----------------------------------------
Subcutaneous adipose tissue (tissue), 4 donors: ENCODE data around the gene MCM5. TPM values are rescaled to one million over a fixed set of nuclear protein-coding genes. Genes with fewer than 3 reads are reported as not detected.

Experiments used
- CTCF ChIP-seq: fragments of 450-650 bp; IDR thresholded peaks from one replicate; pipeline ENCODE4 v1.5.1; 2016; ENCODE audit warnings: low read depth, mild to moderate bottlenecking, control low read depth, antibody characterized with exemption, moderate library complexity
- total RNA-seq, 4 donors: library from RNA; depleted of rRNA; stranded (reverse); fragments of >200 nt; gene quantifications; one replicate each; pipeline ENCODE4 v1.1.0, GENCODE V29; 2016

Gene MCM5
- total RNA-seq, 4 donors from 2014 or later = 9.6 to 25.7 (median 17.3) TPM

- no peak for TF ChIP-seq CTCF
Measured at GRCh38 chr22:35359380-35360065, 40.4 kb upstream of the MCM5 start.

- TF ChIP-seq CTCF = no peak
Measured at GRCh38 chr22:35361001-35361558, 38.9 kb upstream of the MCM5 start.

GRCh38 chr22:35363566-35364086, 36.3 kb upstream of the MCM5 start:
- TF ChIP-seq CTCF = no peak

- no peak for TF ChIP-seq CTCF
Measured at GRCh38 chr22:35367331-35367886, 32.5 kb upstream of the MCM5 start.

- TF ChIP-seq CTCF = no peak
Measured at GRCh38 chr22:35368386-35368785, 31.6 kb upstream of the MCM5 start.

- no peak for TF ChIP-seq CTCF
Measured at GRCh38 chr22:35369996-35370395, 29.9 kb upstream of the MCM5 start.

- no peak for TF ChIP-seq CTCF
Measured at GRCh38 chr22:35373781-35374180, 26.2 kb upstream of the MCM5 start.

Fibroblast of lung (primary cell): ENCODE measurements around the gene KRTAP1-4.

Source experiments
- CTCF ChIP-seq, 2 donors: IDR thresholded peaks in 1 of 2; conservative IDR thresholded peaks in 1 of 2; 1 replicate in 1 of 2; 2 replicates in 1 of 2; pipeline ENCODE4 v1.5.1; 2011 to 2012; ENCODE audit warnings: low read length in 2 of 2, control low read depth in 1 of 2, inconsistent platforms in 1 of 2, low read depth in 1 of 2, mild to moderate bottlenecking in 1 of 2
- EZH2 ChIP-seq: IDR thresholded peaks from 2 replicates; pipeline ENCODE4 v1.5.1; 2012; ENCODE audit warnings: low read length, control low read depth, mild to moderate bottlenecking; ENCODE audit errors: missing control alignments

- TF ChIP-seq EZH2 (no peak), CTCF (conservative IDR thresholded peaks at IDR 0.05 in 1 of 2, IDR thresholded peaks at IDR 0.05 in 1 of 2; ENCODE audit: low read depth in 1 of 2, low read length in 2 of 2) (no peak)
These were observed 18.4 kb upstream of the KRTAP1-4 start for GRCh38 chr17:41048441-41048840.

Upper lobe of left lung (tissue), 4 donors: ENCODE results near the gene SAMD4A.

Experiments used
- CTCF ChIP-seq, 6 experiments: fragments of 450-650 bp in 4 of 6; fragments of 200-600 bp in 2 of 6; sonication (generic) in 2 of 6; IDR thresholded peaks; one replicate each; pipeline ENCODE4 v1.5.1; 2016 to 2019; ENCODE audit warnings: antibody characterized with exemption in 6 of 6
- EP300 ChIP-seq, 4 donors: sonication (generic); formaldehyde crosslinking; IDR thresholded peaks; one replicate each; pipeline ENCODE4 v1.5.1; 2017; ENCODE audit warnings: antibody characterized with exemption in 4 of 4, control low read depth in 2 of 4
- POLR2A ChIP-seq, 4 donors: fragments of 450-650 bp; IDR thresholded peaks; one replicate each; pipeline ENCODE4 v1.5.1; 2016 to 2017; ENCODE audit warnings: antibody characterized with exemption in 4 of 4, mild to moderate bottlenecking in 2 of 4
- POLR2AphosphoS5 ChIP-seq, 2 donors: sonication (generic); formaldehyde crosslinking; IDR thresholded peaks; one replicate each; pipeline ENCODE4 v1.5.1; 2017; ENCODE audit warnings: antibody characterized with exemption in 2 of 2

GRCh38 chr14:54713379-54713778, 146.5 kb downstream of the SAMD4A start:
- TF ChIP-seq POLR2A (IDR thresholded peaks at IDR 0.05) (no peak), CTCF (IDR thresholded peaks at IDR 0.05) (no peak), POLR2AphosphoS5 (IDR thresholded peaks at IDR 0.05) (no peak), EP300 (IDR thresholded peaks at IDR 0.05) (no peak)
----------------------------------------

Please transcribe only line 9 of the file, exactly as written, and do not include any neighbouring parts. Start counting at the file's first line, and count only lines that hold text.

- TF ChIP-seq CTCF = no peak